- People who refuse to stop promoting tax avoidance in the UK could serve time in prison. the Chancellor is expected to announce at next week’s Spring Budget.
- Fewer non-compliant tax avoidance schemes operating in the market cuts the likelihood of people getting involved with them and facing thousands of pounds in unexpected future tax bills and penalties as a result.
- Part of Chancellor’s commitment to help protect taxpayers and public services.
People who refuse to stop promoting tax avoidance in the UK could serve time in prison, the Chancellor is expected to announce at next week’s Spring Budget.
The UK loses around £400 million per year to marketed tax avoidance, money which could be going towards public services, and it is the users of schemes, including agency workers, contractors and freelancers, who can end up with big tax bills, rather than the promoters who sold it to them.
Wednesday’s expected announcement is part of the Chancellor’s commitment to continue cracking down on those selling tax avoidance schemes to help protect taxpayers and public services.
Chancellor of the Exchequer Jeremy Hunt said:
“It is everyday people who lose out from tax avoidance, whether it’s individuals facing big bills after getting involved with harmful schemes or funding being taken away from public services.
“That is why I am determined for promoters to face the music for the damage they cause and the lives they harm by stopping them in their tracks.”
Marketed tax avoidance schemes tempt people into avoidance landing them with unexpected tax bills. Promoters of schemes are behind the schemes, and they often use a network of sellers to help them. Over the last 18 years, they have shifted focus away from wealthy clients towards people on middle incomes. Today the market is dominated by umbrella companies that choose to target contractors and agency workers.
To help everyday taxpayers, HMRC are laser-focused on driving promoters out of business. 31 tax avoidance schemes and 27 of their promoters had been named by HMRC to warn thousands of taxpayers to not to get involved.
There are also already financial penalties in place for promoters who ignore “Stop Notices” and don’t stop promoting.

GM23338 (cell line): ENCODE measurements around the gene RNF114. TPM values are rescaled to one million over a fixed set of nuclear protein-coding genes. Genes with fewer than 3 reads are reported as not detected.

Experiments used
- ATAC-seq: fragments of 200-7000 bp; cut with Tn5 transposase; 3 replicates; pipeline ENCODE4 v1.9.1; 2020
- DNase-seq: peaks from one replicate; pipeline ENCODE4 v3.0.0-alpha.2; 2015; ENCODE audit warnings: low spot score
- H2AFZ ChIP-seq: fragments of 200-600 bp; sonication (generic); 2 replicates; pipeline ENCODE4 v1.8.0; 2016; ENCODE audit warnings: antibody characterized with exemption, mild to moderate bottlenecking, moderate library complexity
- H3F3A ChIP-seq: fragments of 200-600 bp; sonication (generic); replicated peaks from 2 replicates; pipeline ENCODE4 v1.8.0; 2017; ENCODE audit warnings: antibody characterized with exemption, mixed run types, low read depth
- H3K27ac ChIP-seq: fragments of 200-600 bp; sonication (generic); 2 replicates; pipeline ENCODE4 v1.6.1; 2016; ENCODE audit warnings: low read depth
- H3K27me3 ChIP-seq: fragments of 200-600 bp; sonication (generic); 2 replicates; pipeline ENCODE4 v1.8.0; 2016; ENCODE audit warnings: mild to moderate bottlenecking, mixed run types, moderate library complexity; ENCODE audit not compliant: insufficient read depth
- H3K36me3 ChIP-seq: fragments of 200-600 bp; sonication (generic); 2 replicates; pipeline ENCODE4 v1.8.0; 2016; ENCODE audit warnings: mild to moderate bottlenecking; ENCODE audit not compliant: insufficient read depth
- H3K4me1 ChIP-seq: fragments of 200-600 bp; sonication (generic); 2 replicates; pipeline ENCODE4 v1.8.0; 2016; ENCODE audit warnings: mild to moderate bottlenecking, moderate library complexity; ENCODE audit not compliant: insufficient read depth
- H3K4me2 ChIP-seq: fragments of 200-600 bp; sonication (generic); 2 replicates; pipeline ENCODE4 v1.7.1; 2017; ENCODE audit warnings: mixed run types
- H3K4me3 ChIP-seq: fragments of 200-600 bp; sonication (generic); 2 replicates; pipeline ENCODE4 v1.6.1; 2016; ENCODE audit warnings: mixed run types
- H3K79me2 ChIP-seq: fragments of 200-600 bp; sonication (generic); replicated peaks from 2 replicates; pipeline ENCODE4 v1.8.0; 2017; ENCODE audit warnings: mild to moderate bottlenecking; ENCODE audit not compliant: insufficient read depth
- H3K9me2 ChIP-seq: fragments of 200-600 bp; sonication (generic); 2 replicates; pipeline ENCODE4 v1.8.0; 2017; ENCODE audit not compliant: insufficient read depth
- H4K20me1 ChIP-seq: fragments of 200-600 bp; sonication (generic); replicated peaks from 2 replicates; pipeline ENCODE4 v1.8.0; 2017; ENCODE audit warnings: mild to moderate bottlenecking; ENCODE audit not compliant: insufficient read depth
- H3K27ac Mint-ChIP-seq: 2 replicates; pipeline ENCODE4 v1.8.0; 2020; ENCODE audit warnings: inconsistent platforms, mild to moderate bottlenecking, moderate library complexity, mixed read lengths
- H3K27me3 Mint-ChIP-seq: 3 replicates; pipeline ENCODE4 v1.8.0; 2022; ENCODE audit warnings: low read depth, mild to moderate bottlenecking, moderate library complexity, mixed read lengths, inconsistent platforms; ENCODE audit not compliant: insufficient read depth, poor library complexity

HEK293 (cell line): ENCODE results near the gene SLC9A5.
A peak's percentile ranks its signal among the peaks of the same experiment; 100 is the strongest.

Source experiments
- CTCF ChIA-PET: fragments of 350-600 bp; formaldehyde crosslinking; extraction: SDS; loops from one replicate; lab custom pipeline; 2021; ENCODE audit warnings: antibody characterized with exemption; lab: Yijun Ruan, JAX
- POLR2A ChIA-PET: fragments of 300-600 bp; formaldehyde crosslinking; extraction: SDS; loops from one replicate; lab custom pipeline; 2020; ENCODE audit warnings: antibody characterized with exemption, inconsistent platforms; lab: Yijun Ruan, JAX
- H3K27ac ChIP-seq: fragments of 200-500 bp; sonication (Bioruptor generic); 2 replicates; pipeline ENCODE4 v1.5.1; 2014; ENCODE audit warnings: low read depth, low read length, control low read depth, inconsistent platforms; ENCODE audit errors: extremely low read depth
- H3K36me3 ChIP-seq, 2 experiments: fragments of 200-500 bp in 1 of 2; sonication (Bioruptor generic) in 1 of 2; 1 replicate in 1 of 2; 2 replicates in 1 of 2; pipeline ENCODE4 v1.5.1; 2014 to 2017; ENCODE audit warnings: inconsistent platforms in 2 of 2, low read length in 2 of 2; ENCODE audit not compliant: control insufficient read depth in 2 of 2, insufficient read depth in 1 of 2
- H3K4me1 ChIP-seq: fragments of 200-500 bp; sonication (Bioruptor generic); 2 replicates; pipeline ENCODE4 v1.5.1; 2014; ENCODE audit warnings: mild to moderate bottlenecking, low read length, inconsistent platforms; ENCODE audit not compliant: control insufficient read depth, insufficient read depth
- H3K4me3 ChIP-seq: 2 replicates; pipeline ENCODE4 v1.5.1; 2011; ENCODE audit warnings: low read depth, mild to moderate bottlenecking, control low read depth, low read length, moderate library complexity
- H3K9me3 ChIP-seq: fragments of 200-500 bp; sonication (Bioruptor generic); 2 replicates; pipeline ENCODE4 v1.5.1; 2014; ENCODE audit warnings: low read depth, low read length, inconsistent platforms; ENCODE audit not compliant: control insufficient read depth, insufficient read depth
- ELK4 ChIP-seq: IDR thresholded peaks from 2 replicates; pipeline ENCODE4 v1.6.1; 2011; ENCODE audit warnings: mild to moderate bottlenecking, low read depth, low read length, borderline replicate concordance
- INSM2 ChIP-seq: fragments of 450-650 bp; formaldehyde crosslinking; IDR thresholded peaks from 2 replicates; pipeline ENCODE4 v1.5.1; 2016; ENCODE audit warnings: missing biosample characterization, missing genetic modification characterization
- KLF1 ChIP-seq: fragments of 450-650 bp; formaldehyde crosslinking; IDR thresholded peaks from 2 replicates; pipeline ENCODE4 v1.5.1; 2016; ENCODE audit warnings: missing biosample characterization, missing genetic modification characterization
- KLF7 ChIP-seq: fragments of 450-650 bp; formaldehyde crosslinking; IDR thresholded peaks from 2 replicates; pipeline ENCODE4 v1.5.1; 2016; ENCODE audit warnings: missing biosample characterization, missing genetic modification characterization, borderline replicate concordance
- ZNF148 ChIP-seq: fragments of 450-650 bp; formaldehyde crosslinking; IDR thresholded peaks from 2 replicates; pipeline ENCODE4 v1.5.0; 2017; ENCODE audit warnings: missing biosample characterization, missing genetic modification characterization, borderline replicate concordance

But the Chancellor is expected to go one step further at the Budget by announcing a consultation that could result with promoters serving time in UK prisons when found guilty in a court of law.
While individuals are ultimately accountable for their own tax affairs, this action will also help up to 2.4 million contractors, including hospital workers, who can become involved in tax avoidance through the agencies they trust to handle their tax affairs. According to HMRC, hospital workers, including those working part-time, are the highest users of tax avoidance schemes in the UK out of any sector.
Fewer non-compliant tax avoidance schemes operating in the market cuts the likelihood of people getting involved with them in the first place, and facing thousands of pounds in unexpected future tax bills and penalties as a result.
Case Study – Tanya, nurse
Tanya got caught up in a tax avoidance scheme and has shared her story as a warning to others.
Tanya is a single parent. She works as a critical care nurse at her local hospital. She found her job through an agency, and they recommended an umbrella company that provided payroll services. Tanya chose an umbrella company that gave her the highest take-home pay. This turned out to be a tax avoidance scheme which she joined. This left her with an unexpected tax bill, on top of the high fees she had paid to the umbrella company for using the scheme.
“I was sold on the benefits of higher pay.”
“As a nurse I trust my patients and they trust me, that is the relationship of care. I trusted my agency and umbrella company and I feel like they lied to me and scammed me, I thought my umbrella company would care but they didn’t. My agency and umbrella company sold me the benefits of higher pay through what they described as their Tax Plan model. This has now left me owing HMRC money and my umbrella company has washed their hands of me, they just disappeared and left me with the tax bills.”
It is unlikely that Tanya will be able to recover the high fees charged by her umbrella company, as they are now seeking voluntary liquidation. She must also pay tax of nearly £7,500 and some interest.
Tanya contacted HMRC and wanted to sort everything out. If she can’t settle her taxes and pay what she owes in one go, she will be offered time to pay her tax bill by instalments.
As well as criminalising promoters of such schemes, the Chancellor is also expected to announce that their directors could be quickly disqualified from directing companies. This builds on the government’s existing work to deter promoters from promoting schemes.
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